Hikers habitually gawk at bears and bighorn sheep along this alpine 5.4-mile out-and-back. In summer you’ll be surrounded by wildflowers as you gaze at Glacier’s jagged peaks. Descend to Hidden Lake via switchbacks to lounge on the beach, with Bearhat and Reynolds Mountains just over your shoulder.

Glacier Bay 



The Expert: Adam DiPietro, former Glacier Bay trail-crew member
The Hike: Gustavus Plane-Crash Site

This park is celebrated for whale-watching and towering glaciers, and those are definitely must-do’s, but so is this half-mile hike to a Douglas C-47 crash site—in 1957, the crew went down after clipping a tall tree. The trail takes you through woods smattered with mosses, like old man’s beard, and you’ll likely have it to yourself.

Grand Canyon 



The Expert: Melanie Radzicki McManus, Arizona Trail thru-hiker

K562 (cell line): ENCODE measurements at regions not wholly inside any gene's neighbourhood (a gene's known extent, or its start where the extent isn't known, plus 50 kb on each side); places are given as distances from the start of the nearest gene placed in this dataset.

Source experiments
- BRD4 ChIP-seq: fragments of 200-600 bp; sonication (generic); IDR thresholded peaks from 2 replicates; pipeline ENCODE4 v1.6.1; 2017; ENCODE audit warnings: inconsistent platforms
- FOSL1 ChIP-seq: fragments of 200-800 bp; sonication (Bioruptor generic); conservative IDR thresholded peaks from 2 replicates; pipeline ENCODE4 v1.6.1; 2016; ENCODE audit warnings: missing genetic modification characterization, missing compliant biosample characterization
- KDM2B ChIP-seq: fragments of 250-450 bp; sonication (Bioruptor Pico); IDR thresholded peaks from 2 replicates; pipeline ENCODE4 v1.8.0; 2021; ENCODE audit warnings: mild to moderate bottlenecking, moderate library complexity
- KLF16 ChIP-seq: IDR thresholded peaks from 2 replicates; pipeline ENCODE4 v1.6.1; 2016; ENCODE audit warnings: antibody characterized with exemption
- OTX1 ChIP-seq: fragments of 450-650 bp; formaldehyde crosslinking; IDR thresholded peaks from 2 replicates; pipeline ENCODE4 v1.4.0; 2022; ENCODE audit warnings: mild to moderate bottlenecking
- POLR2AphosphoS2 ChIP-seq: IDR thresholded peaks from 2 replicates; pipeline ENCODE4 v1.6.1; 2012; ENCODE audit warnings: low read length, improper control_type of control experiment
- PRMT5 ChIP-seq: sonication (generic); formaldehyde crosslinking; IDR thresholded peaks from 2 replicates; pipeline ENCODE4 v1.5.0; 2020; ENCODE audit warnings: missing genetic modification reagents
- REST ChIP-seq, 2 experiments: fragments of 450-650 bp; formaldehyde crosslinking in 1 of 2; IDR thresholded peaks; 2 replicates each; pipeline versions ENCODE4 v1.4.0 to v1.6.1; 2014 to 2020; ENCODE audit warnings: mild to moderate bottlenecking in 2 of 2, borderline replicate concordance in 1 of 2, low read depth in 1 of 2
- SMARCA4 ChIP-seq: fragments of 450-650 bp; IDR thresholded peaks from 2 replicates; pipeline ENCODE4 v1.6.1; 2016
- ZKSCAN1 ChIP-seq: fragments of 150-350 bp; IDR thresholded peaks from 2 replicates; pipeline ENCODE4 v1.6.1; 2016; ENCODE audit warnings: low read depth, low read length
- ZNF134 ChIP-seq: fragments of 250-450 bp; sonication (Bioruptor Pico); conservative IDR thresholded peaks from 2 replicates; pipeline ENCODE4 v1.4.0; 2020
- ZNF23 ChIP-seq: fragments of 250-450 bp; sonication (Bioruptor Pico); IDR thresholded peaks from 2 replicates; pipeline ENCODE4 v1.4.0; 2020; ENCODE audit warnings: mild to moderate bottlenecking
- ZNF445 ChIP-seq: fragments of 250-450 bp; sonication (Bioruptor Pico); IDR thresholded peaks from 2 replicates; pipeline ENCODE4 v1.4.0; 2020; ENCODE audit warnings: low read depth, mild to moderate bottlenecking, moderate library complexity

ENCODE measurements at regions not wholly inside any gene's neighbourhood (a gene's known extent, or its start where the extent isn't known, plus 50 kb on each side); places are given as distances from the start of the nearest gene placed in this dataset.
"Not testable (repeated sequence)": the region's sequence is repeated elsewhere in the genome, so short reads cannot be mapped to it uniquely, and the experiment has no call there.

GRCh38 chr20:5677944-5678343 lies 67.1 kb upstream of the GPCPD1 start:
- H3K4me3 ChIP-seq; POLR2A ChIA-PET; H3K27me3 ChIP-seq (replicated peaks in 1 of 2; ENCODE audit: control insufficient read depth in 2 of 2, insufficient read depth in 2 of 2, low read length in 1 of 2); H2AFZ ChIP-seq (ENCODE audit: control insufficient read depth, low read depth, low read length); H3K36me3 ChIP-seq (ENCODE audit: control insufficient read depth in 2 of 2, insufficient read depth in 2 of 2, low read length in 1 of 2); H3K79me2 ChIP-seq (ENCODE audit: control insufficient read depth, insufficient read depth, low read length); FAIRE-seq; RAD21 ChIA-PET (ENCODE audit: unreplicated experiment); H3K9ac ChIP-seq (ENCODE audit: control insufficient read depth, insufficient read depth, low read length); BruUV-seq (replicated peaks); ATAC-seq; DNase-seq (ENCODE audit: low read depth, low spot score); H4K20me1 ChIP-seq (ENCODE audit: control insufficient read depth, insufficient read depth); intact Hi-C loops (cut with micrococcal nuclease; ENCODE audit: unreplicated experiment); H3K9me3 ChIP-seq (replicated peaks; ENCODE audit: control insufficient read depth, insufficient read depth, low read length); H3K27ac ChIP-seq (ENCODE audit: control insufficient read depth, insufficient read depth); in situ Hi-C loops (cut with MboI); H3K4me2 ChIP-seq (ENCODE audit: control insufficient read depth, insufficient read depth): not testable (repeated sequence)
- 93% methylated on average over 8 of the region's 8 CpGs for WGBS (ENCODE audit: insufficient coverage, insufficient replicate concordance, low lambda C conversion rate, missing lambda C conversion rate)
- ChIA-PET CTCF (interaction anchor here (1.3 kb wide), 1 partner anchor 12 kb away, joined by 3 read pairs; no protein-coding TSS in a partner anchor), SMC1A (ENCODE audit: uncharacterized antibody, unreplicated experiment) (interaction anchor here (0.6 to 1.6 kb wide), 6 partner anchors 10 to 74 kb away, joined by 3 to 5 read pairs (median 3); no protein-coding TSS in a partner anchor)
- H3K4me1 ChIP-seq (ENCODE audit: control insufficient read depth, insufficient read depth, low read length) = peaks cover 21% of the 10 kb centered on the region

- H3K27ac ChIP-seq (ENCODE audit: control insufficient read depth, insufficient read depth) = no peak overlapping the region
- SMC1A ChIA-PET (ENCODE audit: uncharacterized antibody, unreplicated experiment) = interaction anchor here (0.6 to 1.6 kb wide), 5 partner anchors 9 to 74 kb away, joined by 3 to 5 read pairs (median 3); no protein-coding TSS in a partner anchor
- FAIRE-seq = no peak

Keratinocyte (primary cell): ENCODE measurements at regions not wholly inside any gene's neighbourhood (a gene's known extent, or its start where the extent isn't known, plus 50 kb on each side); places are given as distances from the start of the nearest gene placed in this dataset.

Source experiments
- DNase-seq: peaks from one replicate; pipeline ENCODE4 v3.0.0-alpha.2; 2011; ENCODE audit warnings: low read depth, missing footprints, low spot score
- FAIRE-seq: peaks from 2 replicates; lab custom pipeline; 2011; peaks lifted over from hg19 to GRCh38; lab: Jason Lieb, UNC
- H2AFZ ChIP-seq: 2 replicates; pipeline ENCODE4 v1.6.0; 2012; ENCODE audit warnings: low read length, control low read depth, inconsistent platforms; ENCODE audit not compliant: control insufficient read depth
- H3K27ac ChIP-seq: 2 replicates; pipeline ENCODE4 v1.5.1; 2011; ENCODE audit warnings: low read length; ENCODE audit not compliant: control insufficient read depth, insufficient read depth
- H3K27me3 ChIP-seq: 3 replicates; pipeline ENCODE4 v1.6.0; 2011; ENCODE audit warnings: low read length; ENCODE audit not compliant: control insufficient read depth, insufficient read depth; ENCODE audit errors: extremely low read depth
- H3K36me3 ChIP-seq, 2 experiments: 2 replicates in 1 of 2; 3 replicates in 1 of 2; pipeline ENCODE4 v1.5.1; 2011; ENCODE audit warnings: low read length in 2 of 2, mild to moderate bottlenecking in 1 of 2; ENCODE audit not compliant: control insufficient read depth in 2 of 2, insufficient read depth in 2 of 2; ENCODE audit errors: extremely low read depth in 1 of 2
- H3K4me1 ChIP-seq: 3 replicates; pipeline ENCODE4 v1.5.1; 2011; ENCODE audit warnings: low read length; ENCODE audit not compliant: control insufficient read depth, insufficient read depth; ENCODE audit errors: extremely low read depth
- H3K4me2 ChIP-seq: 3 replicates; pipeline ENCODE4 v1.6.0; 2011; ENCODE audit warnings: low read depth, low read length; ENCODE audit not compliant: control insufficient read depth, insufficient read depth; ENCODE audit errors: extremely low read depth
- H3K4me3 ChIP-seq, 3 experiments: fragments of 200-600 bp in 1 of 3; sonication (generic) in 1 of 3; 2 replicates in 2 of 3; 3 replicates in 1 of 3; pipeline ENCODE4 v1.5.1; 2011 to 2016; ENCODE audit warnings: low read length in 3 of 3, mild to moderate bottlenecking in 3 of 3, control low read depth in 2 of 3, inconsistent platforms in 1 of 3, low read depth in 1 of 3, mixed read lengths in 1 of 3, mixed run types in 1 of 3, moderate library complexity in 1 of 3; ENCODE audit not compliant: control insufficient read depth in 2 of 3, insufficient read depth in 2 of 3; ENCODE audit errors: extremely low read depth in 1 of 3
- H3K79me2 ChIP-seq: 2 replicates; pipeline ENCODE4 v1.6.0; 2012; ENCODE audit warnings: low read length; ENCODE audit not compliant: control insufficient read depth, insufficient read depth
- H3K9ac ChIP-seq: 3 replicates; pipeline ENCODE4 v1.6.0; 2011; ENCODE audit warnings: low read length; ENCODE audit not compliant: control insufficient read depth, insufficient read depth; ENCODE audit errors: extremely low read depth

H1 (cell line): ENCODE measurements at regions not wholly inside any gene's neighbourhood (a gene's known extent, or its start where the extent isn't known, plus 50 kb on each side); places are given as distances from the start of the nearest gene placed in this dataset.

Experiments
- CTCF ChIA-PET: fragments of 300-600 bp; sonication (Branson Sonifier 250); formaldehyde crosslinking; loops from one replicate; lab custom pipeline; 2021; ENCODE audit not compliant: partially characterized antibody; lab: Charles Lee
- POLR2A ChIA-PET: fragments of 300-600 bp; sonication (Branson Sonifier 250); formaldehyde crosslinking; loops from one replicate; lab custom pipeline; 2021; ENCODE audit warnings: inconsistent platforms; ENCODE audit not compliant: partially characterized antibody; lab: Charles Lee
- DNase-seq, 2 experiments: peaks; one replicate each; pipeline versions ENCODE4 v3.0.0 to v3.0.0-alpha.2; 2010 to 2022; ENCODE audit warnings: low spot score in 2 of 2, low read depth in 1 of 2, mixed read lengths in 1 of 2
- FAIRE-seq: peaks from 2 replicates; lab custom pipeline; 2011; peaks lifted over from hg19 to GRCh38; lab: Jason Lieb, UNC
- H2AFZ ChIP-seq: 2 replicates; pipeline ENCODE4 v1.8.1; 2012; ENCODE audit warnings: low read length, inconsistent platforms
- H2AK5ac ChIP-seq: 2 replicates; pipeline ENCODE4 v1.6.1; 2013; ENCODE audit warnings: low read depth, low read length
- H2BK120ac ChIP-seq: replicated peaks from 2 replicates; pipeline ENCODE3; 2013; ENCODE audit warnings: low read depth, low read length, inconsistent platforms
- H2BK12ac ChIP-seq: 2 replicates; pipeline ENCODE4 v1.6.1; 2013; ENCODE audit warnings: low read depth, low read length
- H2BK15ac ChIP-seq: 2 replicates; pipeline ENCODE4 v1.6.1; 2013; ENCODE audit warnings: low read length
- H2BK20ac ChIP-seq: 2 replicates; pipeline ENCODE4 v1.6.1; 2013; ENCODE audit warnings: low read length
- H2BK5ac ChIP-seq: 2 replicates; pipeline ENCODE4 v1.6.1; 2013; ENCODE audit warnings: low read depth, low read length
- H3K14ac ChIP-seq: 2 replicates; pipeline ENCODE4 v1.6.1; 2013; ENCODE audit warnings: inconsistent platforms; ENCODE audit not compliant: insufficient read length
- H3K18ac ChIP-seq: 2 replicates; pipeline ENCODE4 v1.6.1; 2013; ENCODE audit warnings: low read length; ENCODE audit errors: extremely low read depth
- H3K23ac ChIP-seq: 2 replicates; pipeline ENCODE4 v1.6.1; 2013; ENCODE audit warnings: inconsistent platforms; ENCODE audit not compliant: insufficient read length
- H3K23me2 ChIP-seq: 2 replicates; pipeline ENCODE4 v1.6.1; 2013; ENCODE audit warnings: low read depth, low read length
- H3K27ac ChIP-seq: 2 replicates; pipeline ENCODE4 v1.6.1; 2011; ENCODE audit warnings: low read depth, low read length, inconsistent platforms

The Hike: South Kaibab and Bright Angel Trails

The best hike in the Grand Canyon combines two trails, which traverse the mile-deep canyon, and takes two days. From the South Kaibab Trailhead, descend seven miles via ridges and spend the night next to the Colorado River at the Bright Angel Campground. The next day, huff back up the canyon on the Bright Angel Trail for 9.5 miles.

Grand Teton 

(Grand Teton/Creative Commons)


The Expert: Amy Eckert, travel writer
The Hike: Lake Solitude

From Jenny Lake, follow the crowds to Inspiration Point, which offers views of the Gros Ventre Mountains. As you enter Cascade Canyon, the masses dwindle as the Tetons’ jagged peaks flank the trail. Pass berry patches and boulder fields before reaching Lake Solitude at mile ten for a secluded night in the backcountry, then trek back the next day.

Great Basin



The Expert: Nichole Andler, Great Basin National Park chief of interpretation
The Hike: Timber Creek–Baker Creek Loop Trail

You’ll have this 5.1-mile trail to yourself virtually any time of year, starting from 8,000 feet and walking uphill via Timber Creek, with expansive views of Snake Valley below. Climb another 1,600 feet or so to aspen groves and a meadow, with 11,926-foot Pyramid Peak just overhead.

Great Sand Dunes 



The Expert: Ryan Kempfer, Salida Mountain Sports employee
The Hike: Sand Ramp Trail